The Last Duel

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Matt Damon in The Last Duel.
Matt Damon in The Last Duel.
Photo: 20th Century Studios


The Last Duel


Now showing in cinemas


4/5 Stars


In 14th century France, Sir Jean de Carrouges (Matt Damon) is a proud knight dedicated to the service of his child-king, King Charles VI (Alex Lawther), when his already lowly fortunes suddenly take a turn for the worse due to the machinations of his liege, Pierre d'Alençon (Ben Affleck) and d'Alencon's most trusted squire, Jacques Le Gris (Adam Driver) – the squire who happens to also be Jean's old friend and brother in arms. With tensions mounting between the old friends turned rivals, things reach a boiling point when Jean's wife, Lady Marguerite de Carrouges (Jodie Comer), accuses Jacques of raping her, where upon Jean challenges Jacques to a duel to the death to avenge his wife's honour. Based on the true story of the last ever government-sanction duel to death in French history.


Writing together for the first time since their breakout hit Good Will Hunting, nearly twenty-five years ago (anyone else suddenly feel very, very old?), Ben Affleck and Matt Damon have reunited for a film that could not possibly be more of a departure from what they've done in the past – both together and alone.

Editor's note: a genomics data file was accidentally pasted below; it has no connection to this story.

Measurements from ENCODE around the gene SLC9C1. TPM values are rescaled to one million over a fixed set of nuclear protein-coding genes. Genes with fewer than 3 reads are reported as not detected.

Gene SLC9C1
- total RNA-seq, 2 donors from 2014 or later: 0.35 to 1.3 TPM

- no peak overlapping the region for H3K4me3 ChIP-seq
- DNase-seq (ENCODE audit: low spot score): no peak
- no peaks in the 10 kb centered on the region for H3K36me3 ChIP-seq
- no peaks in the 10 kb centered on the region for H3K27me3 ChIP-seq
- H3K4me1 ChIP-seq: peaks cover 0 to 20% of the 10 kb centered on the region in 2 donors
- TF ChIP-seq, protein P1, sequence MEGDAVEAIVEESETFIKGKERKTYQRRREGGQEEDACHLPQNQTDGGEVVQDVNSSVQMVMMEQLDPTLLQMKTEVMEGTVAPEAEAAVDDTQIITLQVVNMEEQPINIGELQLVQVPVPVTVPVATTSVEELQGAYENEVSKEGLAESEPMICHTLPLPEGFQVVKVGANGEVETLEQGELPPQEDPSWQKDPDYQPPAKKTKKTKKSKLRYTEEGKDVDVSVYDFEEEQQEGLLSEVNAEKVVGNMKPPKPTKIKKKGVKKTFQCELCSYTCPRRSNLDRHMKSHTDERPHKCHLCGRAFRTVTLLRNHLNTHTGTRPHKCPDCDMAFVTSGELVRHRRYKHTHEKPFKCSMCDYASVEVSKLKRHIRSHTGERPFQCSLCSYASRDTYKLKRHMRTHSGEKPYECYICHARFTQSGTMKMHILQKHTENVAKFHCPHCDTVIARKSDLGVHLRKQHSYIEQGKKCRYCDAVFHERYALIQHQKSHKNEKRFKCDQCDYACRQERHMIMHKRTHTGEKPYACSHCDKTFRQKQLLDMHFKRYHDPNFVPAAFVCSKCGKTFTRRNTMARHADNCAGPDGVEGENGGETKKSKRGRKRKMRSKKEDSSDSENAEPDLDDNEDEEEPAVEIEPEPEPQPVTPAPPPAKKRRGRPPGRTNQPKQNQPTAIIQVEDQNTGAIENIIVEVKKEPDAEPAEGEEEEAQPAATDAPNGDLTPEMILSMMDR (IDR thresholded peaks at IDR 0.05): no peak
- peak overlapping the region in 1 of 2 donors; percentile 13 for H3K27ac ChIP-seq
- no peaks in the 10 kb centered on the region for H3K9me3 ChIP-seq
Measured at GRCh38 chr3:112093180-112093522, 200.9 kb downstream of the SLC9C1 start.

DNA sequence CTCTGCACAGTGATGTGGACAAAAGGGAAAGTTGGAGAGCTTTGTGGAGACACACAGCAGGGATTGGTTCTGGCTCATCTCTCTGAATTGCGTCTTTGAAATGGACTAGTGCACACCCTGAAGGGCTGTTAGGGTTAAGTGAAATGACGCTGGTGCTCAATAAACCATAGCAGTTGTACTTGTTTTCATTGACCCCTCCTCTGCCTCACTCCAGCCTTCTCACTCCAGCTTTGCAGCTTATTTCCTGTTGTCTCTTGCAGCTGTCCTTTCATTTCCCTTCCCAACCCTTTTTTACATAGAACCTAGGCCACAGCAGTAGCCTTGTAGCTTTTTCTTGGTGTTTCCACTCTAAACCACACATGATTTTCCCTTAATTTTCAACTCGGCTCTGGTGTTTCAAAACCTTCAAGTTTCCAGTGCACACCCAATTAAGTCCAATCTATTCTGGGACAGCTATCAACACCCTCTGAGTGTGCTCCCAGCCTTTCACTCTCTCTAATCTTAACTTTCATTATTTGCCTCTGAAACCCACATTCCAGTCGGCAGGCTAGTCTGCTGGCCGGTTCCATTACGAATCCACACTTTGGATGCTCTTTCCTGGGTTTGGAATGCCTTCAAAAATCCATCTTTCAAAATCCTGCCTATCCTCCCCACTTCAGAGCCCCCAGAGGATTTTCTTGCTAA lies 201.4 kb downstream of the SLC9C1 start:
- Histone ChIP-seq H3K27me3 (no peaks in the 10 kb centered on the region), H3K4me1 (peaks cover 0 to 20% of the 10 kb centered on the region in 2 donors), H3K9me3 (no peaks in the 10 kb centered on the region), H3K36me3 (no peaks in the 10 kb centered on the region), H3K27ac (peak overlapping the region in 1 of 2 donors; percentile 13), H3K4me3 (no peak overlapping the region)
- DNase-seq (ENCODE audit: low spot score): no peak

The Last Duel is obviously an easy fit for its director, Ridley Scott, who has made a name for himself on extravagant productions and elaborate world-building (though he is actually often at his best when working on a smaller scale), but there's little in the uplifting and charmingly intimate Good Will Hunting that points towards this complex examination of toxic masculinity and female (dis)empowerment in medieval France. Frankly, despite both men accruing impressive bodies of work both behind and in front of the camera, there's hasn't been much in the years since then either.